The Impact Initiative has closed. This website has now been archived and will no longer be updated.
The Impact Initiative has closed. This website has now been archived and will no longer be updated.

Demographic and poverty dynamics in an African population with high AIDS mortality and implications for social policy

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Principal Investigator: Ian Manfred Timaeus. Lead Organisation: London School of Hygiene and Tropical Medicine

Co-investigators: Julian Douglas May; Jane Cecelia Falkingham

The ADaPT (AIDS, Demographic and Poverty Trends) project aims to:

  • improve the understanding of the impact of deaths of working-age adults on household welfare, households' responses, and the determinants of differential vulnerability and resilience
  • examine the effects of demographic change, including the AIDS epidemic, on poverty dynamics across the life course in South Africa
  • assess the social policy interventions designed to mitigate the impact of the epidemic and their distributional implications across the life course

The project will analyse data from two large panel datasets from KwaZulu-Natal. While most demographic research treats socioeconomic status as an explanation of demographic phenomena that is unaffected by them, microeconomic analyses usually treat demographic change as a determinant of poverty, but not its consequence. The challenge to welfare posed by the HIV/AIDS epidemic in Africa highlights the limitations of both analytic traditions. The size and structure of households and their economic status are intertwined. Ways of measuring household poverty that allow for this will be developed. Building on these insights, the project will investigate whether adult deaths primarily affect household welfare by aggravating money poverty or in other ways. Finally, micro-simulation will be adopted to model the impact of different social benefits and services that might mitigate the impact of the AIDS epidemic.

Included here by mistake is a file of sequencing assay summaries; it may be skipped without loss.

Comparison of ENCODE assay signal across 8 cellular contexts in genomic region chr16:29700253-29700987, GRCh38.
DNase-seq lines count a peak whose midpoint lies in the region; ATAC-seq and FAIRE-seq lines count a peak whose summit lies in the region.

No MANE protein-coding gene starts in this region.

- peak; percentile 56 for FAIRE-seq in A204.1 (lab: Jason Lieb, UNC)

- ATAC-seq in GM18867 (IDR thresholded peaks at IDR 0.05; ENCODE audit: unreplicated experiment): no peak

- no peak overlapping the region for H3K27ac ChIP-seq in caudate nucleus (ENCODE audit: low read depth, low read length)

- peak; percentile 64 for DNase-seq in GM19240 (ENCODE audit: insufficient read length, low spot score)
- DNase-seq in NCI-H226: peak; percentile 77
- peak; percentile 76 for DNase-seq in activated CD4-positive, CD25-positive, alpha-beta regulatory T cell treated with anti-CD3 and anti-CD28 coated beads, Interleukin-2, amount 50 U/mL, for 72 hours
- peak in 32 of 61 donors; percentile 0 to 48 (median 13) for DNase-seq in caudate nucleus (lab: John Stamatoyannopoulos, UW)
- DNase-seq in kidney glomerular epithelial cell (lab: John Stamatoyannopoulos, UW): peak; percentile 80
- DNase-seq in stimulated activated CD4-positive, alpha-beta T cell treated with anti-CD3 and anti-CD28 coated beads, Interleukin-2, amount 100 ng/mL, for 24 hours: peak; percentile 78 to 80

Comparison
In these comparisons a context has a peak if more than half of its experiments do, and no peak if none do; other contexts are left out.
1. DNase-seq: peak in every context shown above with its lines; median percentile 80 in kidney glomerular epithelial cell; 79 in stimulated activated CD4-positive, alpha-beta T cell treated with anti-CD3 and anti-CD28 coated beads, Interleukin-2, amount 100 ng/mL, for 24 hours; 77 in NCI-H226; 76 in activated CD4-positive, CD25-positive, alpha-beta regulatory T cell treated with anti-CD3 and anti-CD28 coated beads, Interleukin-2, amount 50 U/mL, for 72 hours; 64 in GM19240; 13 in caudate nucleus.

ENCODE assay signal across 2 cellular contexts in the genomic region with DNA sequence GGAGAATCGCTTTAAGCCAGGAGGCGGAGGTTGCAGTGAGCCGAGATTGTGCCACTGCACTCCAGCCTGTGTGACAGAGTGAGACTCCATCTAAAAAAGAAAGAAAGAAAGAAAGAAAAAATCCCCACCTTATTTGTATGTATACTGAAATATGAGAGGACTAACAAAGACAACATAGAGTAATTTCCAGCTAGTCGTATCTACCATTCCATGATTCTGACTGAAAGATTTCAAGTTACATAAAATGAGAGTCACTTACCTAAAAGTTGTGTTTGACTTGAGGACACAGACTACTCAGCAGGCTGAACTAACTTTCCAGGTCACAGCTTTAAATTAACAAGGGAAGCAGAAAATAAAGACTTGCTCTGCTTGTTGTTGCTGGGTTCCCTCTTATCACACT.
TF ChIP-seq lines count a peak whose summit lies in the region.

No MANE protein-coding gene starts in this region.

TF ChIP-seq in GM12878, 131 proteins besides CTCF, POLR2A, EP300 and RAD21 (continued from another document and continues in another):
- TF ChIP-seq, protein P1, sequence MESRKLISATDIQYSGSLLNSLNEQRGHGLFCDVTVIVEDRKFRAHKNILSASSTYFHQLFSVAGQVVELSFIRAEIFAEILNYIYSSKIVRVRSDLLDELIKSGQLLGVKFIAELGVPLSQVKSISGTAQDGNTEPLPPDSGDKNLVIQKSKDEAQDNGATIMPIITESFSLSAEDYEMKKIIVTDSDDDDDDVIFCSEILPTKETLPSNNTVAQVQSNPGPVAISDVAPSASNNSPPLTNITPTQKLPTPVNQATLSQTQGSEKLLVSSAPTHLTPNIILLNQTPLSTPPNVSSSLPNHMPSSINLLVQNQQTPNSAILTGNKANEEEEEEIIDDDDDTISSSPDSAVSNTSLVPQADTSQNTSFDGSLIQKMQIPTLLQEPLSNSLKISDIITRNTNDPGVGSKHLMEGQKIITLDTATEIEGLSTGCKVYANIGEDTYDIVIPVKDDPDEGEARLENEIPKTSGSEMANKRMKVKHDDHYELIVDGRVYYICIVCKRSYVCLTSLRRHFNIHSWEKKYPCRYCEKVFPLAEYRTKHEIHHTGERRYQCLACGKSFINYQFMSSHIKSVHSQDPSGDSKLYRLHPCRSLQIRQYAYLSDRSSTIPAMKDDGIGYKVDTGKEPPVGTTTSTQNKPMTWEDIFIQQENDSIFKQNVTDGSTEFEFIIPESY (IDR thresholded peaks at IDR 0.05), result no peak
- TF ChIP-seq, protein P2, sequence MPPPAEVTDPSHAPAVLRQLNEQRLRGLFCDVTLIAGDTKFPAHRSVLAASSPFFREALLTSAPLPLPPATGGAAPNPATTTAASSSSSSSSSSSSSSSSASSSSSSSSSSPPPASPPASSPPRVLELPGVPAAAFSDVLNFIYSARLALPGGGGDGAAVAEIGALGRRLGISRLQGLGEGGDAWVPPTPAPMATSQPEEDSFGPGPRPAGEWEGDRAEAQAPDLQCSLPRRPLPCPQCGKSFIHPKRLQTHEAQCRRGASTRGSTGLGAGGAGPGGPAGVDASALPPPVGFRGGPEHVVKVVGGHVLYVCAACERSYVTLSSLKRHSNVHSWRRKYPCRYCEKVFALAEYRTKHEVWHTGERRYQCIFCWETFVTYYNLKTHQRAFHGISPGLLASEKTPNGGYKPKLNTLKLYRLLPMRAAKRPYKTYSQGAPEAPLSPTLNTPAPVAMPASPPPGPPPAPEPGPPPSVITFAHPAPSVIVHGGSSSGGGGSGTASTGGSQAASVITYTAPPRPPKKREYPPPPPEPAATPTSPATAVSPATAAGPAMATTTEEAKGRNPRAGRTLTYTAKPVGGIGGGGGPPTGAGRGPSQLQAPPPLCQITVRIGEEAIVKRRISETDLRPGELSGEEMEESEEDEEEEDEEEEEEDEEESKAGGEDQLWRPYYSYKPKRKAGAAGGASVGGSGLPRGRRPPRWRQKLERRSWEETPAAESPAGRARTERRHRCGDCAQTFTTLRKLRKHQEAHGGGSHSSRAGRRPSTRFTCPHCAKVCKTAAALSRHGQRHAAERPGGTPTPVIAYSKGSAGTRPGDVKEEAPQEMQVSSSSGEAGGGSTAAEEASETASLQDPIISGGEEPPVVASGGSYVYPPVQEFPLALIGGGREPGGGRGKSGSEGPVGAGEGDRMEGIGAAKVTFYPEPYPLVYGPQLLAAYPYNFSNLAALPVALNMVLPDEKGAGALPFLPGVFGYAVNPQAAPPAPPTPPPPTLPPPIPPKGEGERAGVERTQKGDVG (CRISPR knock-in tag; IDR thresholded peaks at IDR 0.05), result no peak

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Grant Category: 
Research Grant
Lead Organisation Department: 
Epidemiology and Population Health
Fund Start Date: 
October 9th, 2006
Fund End Date: 
March 8th, 2010
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